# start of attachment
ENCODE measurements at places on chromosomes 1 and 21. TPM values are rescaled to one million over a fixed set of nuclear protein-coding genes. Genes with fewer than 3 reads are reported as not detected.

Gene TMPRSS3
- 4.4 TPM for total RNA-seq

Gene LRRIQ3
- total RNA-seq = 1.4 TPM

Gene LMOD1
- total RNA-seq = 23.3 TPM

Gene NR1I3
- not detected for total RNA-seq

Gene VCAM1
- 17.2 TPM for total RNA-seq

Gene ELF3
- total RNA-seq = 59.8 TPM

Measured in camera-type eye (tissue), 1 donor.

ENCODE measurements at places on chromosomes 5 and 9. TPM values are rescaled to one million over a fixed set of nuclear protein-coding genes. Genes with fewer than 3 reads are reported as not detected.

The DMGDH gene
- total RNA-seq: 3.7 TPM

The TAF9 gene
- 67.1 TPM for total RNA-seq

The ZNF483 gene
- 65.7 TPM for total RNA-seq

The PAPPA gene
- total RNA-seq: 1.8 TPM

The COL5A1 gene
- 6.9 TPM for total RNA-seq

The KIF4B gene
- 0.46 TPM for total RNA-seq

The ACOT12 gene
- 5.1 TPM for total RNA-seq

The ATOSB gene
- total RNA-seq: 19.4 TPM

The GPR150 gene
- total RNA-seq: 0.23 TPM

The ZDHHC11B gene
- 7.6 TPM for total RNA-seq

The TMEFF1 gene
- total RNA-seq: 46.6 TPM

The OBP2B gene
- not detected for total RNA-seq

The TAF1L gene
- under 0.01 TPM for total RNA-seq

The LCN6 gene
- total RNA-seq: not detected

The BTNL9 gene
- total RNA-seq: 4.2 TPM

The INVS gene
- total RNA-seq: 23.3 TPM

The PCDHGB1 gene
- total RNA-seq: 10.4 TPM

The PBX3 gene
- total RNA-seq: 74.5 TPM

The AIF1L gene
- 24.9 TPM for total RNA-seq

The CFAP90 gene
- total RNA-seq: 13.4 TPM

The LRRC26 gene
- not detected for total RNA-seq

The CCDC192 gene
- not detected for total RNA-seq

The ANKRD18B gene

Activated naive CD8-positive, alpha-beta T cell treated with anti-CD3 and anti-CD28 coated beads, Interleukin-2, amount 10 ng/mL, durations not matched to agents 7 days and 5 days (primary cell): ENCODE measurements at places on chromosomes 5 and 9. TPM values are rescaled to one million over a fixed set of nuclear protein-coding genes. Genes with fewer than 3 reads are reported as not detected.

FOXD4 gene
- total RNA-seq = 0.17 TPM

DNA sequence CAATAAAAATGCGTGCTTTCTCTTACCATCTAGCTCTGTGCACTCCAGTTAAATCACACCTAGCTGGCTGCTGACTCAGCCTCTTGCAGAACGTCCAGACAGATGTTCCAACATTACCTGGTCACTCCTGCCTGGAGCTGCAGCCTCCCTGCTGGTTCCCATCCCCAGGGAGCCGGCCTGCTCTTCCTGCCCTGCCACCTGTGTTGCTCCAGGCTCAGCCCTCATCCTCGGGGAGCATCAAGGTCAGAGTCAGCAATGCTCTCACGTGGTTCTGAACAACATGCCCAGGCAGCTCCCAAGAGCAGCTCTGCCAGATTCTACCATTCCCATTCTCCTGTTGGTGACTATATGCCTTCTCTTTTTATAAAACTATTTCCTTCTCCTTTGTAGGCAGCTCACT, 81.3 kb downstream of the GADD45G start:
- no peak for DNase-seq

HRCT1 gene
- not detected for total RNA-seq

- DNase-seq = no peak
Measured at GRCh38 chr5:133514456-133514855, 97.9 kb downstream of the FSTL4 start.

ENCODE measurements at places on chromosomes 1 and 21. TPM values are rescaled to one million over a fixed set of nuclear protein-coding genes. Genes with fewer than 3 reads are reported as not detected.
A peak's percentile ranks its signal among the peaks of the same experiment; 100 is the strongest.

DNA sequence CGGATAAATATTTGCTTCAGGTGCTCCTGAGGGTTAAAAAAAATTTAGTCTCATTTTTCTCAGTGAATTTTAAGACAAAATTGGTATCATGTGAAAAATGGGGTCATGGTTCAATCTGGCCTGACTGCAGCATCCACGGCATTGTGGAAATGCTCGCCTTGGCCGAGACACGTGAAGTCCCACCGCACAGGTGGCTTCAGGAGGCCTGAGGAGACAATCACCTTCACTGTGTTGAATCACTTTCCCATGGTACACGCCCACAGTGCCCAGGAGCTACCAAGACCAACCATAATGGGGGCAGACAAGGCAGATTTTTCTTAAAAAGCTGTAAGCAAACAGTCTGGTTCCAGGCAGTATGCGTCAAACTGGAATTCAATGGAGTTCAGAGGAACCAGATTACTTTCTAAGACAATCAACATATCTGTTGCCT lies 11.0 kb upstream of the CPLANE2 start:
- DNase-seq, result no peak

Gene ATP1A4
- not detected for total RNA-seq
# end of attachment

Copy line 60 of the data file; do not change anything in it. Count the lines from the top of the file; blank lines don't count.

The ANKRD18B gene